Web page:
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Mysticism is a Step--Not a Goal

Point out that it is the seeking of experiences exclusively, making them central, that I criticize--and not the value of the experience itself. Experience is necessary and important. But the young, devaluing the other components of the quest, are going to extremes in seeking experiences alone. For then, in the end any means will do, so--drugs and sex. These are manifestations of the impatient desire for quick results, results at any cost, results here meaning getting experiences, which has become such a mania today. This impatience affects even foods, where instant processing robs them of nourishment and ruins their flavour.

Whirling, as practised so artistically by the Mevlevi dervishes is another way of losing the everyday consciousness and gaining the mystic experience. It is comparable to the more elementary forms of yoga like mantram-muttering. But its value is as limited as the latter's. It gives no wisdom.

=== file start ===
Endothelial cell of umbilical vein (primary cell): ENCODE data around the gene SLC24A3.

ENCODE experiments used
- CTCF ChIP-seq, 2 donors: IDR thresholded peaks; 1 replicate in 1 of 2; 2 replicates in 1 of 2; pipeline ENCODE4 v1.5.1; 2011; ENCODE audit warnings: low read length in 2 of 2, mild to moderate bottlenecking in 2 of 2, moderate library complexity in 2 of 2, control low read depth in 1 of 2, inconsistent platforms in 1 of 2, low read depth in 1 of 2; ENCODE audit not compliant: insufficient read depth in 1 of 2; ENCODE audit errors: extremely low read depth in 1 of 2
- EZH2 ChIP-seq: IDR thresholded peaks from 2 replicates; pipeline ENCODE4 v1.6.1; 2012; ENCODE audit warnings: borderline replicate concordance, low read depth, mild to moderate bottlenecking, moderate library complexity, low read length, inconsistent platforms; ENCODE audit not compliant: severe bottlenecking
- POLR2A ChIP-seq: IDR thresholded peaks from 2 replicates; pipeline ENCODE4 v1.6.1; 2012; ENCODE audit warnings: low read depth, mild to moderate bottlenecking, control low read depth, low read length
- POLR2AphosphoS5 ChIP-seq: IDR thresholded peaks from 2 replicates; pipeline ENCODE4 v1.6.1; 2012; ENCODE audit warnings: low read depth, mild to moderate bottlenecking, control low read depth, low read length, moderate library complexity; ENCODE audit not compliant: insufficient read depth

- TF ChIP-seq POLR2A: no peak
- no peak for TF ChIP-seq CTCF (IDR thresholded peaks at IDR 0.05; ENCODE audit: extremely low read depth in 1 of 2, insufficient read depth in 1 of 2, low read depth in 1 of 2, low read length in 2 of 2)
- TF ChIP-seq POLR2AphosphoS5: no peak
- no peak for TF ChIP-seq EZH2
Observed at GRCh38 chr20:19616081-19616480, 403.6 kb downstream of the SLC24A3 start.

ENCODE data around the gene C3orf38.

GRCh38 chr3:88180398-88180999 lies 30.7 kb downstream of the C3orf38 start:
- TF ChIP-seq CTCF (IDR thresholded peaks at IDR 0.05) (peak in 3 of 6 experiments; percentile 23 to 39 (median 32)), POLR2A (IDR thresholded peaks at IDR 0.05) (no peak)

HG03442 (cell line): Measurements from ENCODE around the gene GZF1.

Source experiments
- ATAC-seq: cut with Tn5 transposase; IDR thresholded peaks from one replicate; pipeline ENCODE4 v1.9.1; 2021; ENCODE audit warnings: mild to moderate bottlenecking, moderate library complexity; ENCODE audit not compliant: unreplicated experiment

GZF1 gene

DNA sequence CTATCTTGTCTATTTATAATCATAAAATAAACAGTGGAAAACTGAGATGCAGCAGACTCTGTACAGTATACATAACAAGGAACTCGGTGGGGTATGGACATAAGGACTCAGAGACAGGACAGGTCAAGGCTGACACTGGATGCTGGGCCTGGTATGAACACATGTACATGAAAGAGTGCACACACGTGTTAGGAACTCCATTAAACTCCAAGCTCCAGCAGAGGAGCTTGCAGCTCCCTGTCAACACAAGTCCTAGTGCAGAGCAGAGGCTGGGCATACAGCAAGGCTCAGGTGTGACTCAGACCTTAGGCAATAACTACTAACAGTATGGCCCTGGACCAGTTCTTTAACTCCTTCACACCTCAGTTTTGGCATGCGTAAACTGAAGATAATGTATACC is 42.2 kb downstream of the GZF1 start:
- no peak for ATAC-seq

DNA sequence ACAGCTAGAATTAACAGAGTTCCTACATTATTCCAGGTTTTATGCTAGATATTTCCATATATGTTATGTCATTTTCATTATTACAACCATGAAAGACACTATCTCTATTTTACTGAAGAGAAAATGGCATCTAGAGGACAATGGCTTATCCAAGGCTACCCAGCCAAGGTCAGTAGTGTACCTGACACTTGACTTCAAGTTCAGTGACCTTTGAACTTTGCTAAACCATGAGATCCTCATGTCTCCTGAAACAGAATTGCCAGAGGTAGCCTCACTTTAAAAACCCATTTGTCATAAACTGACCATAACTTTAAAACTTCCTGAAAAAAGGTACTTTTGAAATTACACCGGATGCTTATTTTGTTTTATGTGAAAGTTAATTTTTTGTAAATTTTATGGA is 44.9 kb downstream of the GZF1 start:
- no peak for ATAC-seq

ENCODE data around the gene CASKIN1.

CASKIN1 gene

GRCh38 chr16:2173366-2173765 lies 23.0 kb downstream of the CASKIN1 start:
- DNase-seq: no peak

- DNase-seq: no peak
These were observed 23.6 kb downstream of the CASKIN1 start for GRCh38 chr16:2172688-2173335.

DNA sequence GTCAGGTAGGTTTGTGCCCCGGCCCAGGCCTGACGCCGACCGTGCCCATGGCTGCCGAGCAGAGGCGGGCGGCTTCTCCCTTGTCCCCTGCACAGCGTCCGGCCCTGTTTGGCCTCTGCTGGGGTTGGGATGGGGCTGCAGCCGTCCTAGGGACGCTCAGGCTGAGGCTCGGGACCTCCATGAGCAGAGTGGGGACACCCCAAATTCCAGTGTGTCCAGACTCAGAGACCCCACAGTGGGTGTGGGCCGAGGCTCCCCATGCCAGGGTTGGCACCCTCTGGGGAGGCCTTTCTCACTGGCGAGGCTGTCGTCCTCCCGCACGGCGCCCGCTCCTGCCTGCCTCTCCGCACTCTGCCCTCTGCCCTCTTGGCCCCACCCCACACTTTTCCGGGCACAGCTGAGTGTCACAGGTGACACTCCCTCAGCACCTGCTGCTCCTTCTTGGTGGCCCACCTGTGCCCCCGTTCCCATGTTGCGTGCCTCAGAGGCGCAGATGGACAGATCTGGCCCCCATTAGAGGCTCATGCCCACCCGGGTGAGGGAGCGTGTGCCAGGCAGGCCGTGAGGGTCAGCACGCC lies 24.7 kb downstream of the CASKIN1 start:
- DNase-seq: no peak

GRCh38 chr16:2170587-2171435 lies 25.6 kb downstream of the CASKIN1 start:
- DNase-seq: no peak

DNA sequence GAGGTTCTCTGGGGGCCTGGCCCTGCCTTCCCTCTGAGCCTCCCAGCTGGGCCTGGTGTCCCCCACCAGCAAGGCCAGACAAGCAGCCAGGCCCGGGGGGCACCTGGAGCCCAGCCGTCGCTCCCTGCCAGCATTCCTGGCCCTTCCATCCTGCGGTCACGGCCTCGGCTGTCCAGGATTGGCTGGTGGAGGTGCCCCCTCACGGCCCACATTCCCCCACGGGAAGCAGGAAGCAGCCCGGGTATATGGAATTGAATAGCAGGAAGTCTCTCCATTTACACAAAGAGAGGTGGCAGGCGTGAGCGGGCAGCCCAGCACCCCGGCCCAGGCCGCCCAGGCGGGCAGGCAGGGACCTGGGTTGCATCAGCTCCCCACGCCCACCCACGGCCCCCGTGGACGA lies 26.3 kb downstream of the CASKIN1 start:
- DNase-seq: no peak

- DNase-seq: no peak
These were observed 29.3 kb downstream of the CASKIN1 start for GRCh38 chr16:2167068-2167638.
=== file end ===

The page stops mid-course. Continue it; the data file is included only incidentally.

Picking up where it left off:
Balance requires all the other quest components; experience is then put in its proper place as their associate. It then becomes healthy, being kept in equilibrium by them. Otherwise there is no discrimination between good experiences and evil ones, no protection against the misleading, the dangerous, or the insane. Cults appearing in the last thirty-six years have emphasized experience and were bemused by the raptures of drugs and sex. Gerald Heard started Trabujo Monastery, which collapsed. D. Goddard tried to start the first Buddhist monastery in Vermont and failed. His friend and near disciple Aldous Huxley wrote on mescaline--all were seeking experience.

In non-mystic circles among the youth and younger adults, the same over-concentration on experience occurred. In this case experience of sex led to an explosion of having sex continuously and promiscuously. If bare walls and a monastic cell appeal to him he may find peace there. If celibate single existence appeals without experience in the world, there too he may find it.


-- Notebooks Category 16: The Sensitives > Chapter 3: Philosophy, Mysticism, and The Occult > # 4






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